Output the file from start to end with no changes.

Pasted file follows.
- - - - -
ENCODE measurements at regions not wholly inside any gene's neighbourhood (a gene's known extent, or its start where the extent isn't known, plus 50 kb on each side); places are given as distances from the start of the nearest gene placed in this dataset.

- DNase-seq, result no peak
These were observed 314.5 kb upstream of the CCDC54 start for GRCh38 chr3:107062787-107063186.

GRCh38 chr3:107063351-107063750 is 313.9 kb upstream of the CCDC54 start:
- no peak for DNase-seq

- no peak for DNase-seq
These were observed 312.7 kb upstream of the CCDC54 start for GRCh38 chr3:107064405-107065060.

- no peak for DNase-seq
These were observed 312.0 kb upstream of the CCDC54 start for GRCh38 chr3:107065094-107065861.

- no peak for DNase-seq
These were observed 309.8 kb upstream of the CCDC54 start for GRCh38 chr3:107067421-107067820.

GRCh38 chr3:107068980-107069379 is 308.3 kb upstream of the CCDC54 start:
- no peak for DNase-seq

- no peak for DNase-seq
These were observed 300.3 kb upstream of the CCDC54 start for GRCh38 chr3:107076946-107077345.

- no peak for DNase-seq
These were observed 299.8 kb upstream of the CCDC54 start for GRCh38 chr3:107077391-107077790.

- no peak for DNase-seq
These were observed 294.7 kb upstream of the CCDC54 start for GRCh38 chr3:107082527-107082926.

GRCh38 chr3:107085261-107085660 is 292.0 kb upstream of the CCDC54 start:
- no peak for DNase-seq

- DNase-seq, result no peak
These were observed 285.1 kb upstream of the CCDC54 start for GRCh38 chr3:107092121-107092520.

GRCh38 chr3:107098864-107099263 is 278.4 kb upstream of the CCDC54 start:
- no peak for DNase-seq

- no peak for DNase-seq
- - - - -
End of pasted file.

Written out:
ENCODE measurements at regions not wholly inside any gene's neighbourhood (a gene's known extent, or its start where the extent isn't known, plus 50 kb on each side); places are given as distances from the start of the nearest gene placed in this dataset.

- DNase-seq, result no peak
These were observed 314.5 kb upstream of the CCDC54 start for GRCh38 chr3:107062787-107063186.

GRCh38 chr3:107063351-107063750 is 313.9 kb upstream of the CCDC54 start:
- no peak for DNase-seq

- no peak for DNase-seq
These were observed 312.7 kb upstream of the CCDC54 start for GRCh38 chr3:107064405-107065060.

- no peak for DNase-seq
These were observed 312.0 kb upstream of the CCDC54 start for GRCh38 chr3:107065094-107065861.

- no peak for DNase-seq
These were observed 309.8 kb upstream of the CCDC54 start for GRCh38 chr3:107067421-107067820.

GRCh38 chr3:107068980-107069379 is 308.3 kb upstream of the CCDC54 start:
- no peak for DNase-seq

- no peak for DNase-seq
These were observed 300.3 kb upstream of the CCDC54 start for GRCh38 chr3:107076946-107077345.

- no peak for DNase-seq
These were observed 299.8 kb upstream of the CCDC54 start for GRCh38 chr3:107077391-107077790.

- no peak for DNase-seq
These were observed 294.7 kb upstream of the CCDC54 start for GRCh38 chr3:107082527-107082926.

GRCh38 chr3:107085261-107085660 is 292.0 kb upstream of the CCDC54 start:
- no peak for DNase-seq

- DNase-seq, result no peak
These were observed 285.1 kb upstream of the CCDC54 start for GRCh38 chr3:107092121-107092520.

GRCh38 chr3:107098864-107099263 is 278.4 kb upstream of the CCDC54 start:
- no peak for DNase-seq

- no peak for DNase-seq